Veracity • Councilman believes network's owner should foot part of the bill.
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Provo • The city will throw away its own IOU for building the troubled iProvo network.
The Municipal Council voted 6-1 to write off the $5.4 million debt that Provo's telecommunication fund owes the Energy Department's reserve fund.
The debt dates back to when the city built the first part of the fiber optic network that would become iProvo. Later, Provo bonded for $39.5 million to bring fiber-optic service to every home in the city.
The city initially planned to repay the energy fund with the payments from the network's new owners, first Broadweave Networks and then Veracity Networks, which defaulted on its purchase agreement last year.
"The decision to spend this money was made years ago," Mayor John Curtis said. "We are acknowledging that we are not able to pay this debt back to ourselves, and are moving the money from one pocket to another."
The move lowers the energy reserve fund to $7.5 million by declaring the debt unrecoverable.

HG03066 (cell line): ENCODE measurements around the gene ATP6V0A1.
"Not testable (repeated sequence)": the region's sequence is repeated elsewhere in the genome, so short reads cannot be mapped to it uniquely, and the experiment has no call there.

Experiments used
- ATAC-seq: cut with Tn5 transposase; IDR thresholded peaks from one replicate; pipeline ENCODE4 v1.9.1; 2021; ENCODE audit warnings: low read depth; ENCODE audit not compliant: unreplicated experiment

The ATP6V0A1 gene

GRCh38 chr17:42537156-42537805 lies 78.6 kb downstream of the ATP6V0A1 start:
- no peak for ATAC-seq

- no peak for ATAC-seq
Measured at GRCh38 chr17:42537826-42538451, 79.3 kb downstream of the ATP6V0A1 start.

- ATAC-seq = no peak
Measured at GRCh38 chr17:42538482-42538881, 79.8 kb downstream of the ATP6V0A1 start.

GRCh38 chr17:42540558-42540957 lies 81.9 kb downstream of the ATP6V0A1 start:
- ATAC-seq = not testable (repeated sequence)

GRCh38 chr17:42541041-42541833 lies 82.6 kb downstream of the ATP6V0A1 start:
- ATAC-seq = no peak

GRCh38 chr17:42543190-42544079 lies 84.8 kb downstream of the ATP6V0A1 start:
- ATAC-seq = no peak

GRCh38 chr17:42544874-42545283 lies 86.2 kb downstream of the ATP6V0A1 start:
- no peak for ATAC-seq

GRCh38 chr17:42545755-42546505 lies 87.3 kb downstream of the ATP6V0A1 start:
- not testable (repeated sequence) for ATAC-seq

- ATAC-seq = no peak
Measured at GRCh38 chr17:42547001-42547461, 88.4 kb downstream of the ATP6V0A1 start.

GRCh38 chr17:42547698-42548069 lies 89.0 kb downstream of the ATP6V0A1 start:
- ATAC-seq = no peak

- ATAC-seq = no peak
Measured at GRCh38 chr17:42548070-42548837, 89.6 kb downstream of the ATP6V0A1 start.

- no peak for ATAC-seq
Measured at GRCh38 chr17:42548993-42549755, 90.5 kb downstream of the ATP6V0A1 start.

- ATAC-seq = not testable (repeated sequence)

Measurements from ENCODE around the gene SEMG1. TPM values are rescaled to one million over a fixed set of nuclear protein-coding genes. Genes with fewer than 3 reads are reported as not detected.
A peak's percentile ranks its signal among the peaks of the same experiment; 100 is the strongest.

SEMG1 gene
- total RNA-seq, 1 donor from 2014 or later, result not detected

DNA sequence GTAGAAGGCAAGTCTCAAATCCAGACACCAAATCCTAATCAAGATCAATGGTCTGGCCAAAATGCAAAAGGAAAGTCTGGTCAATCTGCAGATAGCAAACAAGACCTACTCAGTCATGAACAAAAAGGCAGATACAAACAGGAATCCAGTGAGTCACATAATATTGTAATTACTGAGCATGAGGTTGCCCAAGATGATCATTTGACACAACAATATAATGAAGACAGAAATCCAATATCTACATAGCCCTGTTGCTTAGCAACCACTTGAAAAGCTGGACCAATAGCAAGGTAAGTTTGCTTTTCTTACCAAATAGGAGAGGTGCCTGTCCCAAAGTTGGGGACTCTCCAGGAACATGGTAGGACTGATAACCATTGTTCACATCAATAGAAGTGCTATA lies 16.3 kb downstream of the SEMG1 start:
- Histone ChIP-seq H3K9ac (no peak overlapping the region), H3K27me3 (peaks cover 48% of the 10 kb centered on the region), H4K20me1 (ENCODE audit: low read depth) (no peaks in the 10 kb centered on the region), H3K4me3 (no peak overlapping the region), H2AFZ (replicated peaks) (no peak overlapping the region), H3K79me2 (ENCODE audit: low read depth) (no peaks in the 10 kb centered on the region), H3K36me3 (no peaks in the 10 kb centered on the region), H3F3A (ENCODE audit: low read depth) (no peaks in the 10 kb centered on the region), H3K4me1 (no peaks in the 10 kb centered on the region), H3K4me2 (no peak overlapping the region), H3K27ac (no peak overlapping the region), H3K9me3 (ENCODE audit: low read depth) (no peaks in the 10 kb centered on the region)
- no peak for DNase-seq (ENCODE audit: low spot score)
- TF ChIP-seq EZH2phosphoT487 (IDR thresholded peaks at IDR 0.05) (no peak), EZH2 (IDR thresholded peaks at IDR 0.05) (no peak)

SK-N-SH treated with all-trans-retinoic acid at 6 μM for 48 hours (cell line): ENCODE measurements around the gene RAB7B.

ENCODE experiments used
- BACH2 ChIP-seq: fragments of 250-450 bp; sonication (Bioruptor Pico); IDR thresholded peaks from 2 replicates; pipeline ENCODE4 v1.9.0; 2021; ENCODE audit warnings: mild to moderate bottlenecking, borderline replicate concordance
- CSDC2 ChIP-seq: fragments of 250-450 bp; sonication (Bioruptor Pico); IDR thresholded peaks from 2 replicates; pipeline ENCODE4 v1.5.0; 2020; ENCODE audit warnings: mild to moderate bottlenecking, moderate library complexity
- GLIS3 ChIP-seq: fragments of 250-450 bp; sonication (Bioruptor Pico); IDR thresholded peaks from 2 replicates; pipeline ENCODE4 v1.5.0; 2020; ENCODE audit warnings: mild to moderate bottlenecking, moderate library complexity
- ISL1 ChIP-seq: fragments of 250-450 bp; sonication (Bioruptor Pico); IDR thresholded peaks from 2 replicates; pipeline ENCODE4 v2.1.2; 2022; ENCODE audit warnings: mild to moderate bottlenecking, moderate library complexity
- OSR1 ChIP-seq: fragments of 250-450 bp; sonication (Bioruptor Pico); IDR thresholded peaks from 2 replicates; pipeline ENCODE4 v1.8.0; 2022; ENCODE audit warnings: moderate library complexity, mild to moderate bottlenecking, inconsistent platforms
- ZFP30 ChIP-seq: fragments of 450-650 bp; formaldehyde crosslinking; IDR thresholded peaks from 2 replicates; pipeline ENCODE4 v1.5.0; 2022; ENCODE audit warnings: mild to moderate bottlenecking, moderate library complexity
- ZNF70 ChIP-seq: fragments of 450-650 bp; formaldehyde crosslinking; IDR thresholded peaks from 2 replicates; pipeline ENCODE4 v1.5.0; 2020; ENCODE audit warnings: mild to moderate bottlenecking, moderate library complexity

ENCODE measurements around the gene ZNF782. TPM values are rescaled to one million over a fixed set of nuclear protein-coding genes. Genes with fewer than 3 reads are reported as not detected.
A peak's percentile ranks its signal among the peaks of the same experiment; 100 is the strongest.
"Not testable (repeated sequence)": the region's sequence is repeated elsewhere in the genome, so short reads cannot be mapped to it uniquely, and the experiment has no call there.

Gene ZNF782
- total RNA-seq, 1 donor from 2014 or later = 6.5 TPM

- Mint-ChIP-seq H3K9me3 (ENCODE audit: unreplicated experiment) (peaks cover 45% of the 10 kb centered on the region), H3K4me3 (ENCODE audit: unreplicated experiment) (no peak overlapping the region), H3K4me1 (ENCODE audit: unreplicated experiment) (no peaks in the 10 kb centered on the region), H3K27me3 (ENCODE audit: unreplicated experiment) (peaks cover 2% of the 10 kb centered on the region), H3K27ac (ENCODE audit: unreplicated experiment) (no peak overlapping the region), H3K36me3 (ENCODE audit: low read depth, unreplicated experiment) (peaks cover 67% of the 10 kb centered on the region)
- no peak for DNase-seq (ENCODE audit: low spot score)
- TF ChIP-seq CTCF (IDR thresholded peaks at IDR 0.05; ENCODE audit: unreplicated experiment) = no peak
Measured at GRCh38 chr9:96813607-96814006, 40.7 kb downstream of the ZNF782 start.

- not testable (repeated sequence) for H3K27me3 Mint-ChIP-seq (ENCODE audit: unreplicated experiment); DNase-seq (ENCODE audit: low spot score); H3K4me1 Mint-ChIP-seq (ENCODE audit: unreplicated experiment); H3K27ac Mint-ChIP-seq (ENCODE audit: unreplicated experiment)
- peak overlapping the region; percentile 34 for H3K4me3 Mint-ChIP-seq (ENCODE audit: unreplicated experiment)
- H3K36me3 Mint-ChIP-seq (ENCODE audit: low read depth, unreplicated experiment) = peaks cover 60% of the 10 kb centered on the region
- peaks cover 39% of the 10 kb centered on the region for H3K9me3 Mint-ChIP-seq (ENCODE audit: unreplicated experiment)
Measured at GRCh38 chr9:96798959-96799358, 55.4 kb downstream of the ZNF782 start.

But Councilman Sterling Beck thinks the city should try to get back roughly $1.5 million of it.
Specifically, Beck believes the city should get Veracity Networks to pay back the energy fund for the money spent when the city lowered Veracity's monthly payments for a year-and-a-half to help the company build up its own cash reserves.
The fiber-optic network has yet to get enough subscribers to be profitable.
"It was represented to the taxpayers that [the agreement with Veracity] was something that was a net positive Provo," Beck said. "We would get the money back with interest."
Drew Peterson, Veracity's CEO, said in a phone interview Tuesday night that the energy fund debt did not involve Veracity.
"Veracity was not involved in that discussion," Peterson said, referring to the original debt.
John Borget, the city's finance director, said the utility fee the city began charging in October to cover the bond the city took out to build iProvo, does not include money for the energy fund debt.
Borget said the Energy Board recommended writing off the debt, with the understanding that if any additional money became available it should be applied to it.
Former Provo Mayor George Stewart, a member of the Energy Board, said earlier he was concerned about lowering the reserves that far. If the city were to have a disaster, he said there might not be enough money for repairs.
Wayne Parker, the city's chief administrator, said the write-off still leaves sufficient funds in the energy account for emergencies.